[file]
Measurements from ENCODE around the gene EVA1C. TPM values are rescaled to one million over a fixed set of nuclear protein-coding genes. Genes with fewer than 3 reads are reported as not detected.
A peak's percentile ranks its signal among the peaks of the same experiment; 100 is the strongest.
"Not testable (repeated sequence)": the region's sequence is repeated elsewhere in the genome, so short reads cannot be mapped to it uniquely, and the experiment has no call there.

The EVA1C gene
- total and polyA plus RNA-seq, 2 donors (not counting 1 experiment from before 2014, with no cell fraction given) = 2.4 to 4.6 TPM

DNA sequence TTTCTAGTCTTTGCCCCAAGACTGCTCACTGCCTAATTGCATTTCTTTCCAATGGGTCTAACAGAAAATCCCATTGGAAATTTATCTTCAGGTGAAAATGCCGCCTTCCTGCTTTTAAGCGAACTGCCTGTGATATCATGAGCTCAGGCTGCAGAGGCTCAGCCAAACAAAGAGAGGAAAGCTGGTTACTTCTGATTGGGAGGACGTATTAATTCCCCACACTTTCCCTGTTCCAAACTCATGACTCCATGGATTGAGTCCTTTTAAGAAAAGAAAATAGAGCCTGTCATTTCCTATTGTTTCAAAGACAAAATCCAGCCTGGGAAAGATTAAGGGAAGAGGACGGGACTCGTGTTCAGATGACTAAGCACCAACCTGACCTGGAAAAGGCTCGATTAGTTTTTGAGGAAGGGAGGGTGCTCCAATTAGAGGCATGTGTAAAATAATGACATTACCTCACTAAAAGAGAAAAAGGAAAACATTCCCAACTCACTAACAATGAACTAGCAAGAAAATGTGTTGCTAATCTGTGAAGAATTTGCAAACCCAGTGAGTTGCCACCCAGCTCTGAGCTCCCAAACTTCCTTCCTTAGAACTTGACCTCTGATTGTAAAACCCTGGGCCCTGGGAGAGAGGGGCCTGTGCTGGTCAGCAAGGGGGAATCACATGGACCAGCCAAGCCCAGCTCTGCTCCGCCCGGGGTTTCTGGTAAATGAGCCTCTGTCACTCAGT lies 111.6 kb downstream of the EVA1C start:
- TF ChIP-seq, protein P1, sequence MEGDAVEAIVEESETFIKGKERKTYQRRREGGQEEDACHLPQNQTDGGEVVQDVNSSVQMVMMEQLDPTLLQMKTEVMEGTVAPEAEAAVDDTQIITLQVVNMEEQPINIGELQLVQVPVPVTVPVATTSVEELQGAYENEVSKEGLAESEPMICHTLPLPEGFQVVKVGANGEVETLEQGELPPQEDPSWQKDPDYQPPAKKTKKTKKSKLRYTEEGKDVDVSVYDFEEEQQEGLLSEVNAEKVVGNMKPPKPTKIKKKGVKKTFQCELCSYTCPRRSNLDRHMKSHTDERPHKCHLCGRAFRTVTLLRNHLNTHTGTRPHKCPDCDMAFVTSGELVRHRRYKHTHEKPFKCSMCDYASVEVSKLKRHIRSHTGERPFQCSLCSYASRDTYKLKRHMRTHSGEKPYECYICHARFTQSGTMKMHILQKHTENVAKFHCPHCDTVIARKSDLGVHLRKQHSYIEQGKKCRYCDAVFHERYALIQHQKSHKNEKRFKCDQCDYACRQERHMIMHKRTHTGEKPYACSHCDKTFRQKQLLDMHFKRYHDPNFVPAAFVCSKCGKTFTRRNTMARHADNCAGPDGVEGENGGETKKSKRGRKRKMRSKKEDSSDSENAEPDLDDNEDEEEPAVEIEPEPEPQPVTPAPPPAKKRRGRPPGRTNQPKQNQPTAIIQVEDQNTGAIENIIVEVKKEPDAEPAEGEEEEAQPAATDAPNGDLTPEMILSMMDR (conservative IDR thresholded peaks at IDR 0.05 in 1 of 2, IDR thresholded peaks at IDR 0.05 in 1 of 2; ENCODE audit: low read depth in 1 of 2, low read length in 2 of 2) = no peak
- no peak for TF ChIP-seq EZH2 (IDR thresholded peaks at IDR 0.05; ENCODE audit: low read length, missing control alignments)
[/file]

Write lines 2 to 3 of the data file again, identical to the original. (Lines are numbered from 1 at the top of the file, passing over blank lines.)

A peak's percentile ranks its signal among the peaks of the same experiment; 100 is the strongest.
"Not testable (repeated sequence)": the region's sequence is repeated elsewhere in the genome, so short reads cannot be mapped to it uniquely, and the experiment has no call there.